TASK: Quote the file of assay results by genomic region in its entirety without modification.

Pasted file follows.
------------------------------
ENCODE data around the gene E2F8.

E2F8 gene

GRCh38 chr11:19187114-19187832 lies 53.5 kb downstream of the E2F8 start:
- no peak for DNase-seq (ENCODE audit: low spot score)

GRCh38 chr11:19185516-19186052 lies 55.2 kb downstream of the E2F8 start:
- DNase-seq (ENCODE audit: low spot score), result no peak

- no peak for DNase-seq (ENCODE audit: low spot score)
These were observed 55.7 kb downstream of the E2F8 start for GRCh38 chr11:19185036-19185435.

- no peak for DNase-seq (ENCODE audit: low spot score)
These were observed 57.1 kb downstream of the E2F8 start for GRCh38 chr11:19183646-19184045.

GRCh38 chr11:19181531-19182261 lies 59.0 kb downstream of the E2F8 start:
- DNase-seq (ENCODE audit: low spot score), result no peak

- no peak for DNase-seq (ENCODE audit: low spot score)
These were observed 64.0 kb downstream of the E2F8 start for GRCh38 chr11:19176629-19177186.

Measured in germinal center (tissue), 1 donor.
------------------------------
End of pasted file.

ENCODE data around the gene E2F8.

E2F8 gene

GRCh38 chr11:19187114-19187832 lies 53.5 kb downstream of the E2F8 start:
- no peak for DNase-seq (ENCODE audit: low spot score)

GRCh38 chr11:19185516-19186052 lies 55.2 kb downstream of the E2F8 start:
- DNase-seq (ENCODE audit: low spot score), result no peak

- no peak for DNase-seq (ENCODE audit: low spot score)
These were observed 55.7 kb downstream of the E2F8 start for GRCh38 chr11:19185036-19185435.

- no peak for DNase-seq (ENCODE audit: low spot score)
These were observed 57.1 kb downstream of the E2F8 start for GRCh38 chr11:19183646-19184045.

GRCh38 chr11:19181531-19182261 lies 59.0 kb downstream of the E2F8 start:
- DNase-seq (ENCODE audit: low spot score), result no peak

- no peak for DNase-seq (ENCODE audit: low spot score)
These were observed 64.0 kb downstream of the E2F8 start for GRCh38 chr11:19176629-19177186.

Measured in germinal center (tissue), 1 donor.